Monday, March 31, 2014
"Camus grasped far better than most of his contemporaries that Combat's slogan, 'From Resistance to Revolution' had inspired not just men and women living under the Nazi occupation, but also men and women living under French colonial rule."
From Chapter 3, Measure
Sunday, March 30, 2014
You crash over the trees,
you crack the live branch--
the branch is white,
the green crushed,
each leaf is rent like split wood.
You burden the trees
with black drops,
you swirl and crash--
you have broken off a weighted leaf
in the wind,
it is hurled out,
whirls up and sinks,
a green stone.
-- H. D.
"With sausages or mince-meats rare,
Here crisp-fried smelts, prime herrings there."
From a fragment of Metagenes, translated by F. A. Paley
Saturday, March 29, 2014
(This one doesn't come out until August. I got an advance-reader's-copy from the rep. Couldn't wait.)
Can't dance, don't ask me. I do but I can't, really. I very much wish I could. I was asked once at a party if there was anything; fame, fortune, love, for which I would sell my soul. Didn't hesitate for a second. "To dance like Fred Astaire," was my answer.
Jules Feiffer's cartoons dance like Fred Astaire. At eighty-five, still dancing, he's decided to try a new turn, the modern graphic novel. Kill My Mother is the title and it is unlike anything he's done before, unlike anything period.
Feiffer's been a cartoonist since the age of 16, when he was apprenticed to the great Will Eisner. He got his first strip at 18. His cartoons ran in the Village Voice for 42 years. Been a featured contributor to the New Yorker for nearly as long. He's written successful plays, screenplays, children's books, all sorts, including novels -- and in 1979, an earlier "novel in pictures" entitled Tantrum. He drew the pictures for The Phantom Tollbooth.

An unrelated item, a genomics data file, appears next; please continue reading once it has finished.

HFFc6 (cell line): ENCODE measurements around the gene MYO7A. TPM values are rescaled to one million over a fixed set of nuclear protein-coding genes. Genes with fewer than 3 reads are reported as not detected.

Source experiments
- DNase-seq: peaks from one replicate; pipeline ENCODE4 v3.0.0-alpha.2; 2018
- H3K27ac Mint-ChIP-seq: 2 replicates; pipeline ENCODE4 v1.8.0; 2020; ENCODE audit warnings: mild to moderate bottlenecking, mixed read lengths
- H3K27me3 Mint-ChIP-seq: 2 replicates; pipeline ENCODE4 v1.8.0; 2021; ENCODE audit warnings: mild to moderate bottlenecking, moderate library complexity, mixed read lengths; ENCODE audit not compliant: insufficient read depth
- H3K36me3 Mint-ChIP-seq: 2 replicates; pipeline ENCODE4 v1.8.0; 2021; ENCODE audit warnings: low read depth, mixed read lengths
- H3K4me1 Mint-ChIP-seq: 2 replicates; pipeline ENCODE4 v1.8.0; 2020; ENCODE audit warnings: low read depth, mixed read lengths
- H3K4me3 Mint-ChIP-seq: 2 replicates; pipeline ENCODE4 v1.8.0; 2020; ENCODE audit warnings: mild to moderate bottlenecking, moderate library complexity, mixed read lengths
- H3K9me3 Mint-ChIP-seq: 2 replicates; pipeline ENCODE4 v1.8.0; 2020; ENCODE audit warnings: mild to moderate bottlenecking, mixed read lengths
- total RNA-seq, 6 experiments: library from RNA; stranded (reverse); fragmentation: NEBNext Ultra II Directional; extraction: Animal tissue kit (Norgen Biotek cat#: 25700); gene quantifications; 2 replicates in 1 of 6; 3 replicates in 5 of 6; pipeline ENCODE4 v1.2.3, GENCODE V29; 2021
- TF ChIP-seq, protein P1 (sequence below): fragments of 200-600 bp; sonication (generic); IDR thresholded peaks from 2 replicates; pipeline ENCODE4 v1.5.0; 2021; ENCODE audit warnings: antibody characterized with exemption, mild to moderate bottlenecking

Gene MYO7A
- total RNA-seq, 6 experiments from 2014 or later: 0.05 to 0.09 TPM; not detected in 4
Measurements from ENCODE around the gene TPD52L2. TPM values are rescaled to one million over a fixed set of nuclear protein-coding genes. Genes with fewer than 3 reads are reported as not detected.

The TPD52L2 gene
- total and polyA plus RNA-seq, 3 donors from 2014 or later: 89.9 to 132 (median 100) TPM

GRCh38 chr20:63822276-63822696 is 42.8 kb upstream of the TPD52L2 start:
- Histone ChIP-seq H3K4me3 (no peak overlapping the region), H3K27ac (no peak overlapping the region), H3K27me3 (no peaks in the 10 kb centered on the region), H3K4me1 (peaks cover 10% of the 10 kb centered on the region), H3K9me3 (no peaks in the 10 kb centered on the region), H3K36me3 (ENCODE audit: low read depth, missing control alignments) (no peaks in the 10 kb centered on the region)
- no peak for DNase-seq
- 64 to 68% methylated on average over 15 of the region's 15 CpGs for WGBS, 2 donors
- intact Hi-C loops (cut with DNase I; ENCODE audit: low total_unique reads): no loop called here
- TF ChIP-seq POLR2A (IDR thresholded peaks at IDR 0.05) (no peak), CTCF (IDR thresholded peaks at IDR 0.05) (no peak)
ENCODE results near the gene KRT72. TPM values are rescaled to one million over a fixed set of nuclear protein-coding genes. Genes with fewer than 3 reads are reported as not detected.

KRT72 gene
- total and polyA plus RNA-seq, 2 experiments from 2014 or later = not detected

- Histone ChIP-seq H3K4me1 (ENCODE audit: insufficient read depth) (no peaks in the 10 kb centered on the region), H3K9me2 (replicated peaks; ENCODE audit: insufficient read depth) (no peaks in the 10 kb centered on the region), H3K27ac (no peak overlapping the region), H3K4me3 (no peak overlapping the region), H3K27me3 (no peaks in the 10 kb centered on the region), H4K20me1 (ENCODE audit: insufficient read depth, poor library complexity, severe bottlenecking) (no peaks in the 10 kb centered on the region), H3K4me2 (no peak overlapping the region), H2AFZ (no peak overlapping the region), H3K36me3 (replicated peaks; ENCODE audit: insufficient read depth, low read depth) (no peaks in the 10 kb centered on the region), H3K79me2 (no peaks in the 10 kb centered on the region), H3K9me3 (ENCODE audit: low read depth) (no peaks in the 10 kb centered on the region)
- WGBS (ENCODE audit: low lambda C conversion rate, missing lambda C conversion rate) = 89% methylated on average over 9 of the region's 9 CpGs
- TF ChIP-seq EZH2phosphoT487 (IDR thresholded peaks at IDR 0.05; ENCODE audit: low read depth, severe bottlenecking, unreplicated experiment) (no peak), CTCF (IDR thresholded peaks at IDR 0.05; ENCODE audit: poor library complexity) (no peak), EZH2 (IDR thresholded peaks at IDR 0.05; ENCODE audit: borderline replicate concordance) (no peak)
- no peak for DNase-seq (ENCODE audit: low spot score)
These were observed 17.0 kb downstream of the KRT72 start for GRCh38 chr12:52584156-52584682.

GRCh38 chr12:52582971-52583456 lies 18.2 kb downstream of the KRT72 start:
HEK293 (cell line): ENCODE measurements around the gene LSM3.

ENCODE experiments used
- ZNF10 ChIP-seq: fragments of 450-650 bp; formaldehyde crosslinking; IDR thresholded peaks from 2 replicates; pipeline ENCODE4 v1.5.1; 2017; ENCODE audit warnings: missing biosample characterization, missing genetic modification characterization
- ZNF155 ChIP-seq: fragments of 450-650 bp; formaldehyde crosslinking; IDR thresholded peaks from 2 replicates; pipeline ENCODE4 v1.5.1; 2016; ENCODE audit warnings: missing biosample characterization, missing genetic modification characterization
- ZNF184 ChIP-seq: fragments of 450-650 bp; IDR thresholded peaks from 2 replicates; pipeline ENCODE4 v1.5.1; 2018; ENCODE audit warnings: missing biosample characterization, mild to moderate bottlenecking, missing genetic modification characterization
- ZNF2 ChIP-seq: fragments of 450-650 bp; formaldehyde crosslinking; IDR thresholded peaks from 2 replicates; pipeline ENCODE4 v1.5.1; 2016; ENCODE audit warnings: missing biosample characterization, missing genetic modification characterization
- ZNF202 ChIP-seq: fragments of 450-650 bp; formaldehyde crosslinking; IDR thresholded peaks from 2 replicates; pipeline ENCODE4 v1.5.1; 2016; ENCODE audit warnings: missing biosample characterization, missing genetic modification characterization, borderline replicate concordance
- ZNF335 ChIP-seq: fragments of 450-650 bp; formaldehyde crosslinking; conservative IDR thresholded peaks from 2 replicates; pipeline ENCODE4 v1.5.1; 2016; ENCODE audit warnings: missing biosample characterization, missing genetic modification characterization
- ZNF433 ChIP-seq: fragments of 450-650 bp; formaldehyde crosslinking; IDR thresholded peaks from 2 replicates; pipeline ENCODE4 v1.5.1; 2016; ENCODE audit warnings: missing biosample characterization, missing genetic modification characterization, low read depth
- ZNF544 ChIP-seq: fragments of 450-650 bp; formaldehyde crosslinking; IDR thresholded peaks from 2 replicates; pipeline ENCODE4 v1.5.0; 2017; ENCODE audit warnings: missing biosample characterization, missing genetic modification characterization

If I could draw like any living artist, I would draw like Jules Feiffer. (But I can't. Don't ask me.) His line is loose, fluid, kinetic. I doubt he's ever drawn a straight line, but he's certainly never drawn a lifeless one. No one since Matisse has had such a seemingly easy command of movement, such economy, such delight in constant motion. If anything, again like Matisse and unlike so many cartoonists of his generation, Feiffer has only gotten better; more interesting, never lazy, jazzier, funnier, bigger somehow.
This new book is a tribute to the movies of the artist's youth; dipso private eyes, tough guys and saucy dames, movie-hoofers and brave marines. It's after being a film noir, and also one of those game, WWII musical romances, all swirled together in glorious black and white, smoky grey gouache, and watery inks, but told with all the absurd, mock solemnity of a Luis Bunuel. The plot is a fever-dream of Turner Classic Movies left on all night, violent improbabilities and untrammeled id.
It's a delicious hot mess of a book, and, had anyone other than Jules Feiffer drawn such a thing, I might have loathed it for it's sheer, cranky goof, but he did, so don't. Instead I can only admire the mind that could make something so beautiful and even moving out of such incongruities -- a Feiffer speciality -- and child-like enthusiasm for mayhem and action.
I loved it. it's a masterful mess. I've read it through twice. I'm keeping it to study.
May you never die, Jules Feiffer!
The South wind blows open the folds of my dress,
My feet leave wet tracks in the earth of my garden,
The willows along the canal sing
with new leaves turned upon the wind.
I walk along the tow-path